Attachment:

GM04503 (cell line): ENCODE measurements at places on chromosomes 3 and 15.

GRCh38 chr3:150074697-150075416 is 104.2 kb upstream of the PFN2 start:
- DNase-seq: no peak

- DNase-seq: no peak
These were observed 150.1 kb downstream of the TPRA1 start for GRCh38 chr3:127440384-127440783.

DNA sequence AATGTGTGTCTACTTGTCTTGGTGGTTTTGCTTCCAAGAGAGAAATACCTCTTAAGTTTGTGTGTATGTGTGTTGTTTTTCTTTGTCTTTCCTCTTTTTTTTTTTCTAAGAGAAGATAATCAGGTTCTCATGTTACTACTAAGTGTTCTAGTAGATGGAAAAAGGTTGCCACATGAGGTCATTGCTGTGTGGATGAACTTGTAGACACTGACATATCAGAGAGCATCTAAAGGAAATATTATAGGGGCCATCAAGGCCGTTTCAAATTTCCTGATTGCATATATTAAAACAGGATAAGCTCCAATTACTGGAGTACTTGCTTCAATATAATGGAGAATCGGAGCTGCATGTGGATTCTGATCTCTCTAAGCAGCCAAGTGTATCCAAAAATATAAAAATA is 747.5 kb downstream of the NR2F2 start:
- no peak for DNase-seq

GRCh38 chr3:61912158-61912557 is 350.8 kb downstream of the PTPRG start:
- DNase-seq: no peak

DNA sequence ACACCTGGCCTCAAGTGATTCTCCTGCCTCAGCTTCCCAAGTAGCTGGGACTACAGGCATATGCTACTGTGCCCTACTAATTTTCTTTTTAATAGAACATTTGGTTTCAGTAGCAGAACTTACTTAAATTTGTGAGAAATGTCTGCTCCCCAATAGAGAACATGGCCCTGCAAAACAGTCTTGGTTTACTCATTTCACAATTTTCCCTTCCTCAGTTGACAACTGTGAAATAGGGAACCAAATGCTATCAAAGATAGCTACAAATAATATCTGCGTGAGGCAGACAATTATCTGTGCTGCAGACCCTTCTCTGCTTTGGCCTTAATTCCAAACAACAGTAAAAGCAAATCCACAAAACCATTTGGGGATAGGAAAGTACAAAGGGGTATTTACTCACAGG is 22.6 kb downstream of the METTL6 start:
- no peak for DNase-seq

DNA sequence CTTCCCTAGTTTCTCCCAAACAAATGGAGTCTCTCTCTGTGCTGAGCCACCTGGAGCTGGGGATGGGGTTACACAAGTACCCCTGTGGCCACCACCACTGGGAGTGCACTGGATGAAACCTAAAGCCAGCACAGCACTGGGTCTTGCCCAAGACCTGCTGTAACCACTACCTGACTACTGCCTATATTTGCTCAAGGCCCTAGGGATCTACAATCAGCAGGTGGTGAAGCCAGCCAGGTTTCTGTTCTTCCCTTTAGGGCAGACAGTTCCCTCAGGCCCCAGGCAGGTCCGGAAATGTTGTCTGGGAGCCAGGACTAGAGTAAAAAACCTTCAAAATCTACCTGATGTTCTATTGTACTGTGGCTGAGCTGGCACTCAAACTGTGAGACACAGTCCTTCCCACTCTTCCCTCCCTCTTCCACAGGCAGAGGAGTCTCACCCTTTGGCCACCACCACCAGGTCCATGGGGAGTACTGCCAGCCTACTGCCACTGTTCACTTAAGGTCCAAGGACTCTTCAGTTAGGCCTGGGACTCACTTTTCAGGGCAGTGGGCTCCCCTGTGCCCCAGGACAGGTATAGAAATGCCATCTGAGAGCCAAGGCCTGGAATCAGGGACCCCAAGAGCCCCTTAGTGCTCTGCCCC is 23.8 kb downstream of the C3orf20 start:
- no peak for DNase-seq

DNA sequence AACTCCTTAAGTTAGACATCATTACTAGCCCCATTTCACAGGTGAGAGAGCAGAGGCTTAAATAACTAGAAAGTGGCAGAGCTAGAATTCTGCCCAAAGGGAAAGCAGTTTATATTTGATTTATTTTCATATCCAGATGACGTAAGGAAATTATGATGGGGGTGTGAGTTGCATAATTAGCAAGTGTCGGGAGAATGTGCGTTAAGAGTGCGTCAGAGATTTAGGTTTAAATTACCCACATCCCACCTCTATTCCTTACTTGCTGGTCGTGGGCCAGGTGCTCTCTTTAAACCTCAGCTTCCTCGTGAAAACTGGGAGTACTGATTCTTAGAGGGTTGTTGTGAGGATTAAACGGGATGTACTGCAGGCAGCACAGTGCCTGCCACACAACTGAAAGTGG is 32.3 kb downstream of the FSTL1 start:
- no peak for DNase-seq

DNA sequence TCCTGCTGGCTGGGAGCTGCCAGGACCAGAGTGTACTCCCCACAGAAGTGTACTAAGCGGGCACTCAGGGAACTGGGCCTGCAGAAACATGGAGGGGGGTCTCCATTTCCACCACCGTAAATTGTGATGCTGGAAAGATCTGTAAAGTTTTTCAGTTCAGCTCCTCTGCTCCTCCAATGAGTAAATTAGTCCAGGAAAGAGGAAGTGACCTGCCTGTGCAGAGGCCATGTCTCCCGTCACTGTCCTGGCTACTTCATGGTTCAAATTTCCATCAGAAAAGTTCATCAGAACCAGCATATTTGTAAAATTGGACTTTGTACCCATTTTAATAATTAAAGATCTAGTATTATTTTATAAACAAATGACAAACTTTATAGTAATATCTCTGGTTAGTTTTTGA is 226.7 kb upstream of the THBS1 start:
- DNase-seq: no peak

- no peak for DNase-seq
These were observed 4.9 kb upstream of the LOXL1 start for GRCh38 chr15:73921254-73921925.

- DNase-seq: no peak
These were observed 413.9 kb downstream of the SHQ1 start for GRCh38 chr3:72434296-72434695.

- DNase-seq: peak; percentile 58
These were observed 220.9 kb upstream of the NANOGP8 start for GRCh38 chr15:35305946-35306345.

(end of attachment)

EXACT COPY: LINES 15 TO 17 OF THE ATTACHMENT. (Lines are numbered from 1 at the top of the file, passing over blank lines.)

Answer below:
- no peak for DNase-seq

DNA sequence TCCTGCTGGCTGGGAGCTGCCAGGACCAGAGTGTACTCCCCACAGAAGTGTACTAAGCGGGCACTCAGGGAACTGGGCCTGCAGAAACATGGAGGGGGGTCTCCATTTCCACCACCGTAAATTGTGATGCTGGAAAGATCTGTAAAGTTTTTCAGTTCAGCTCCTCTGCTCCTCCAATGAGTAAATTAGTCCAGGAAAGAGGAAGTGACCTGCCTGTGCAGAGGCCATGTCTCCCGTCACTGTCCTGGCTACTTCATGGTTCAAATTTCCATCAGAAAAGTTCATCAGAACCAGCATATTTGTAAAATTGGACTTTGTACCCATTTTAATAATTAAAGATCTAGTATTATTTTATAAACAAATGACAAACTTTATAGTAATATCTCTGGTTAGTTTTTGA is 226.7 kb upstream of the THBS1 start:
- DNase-seq: no peak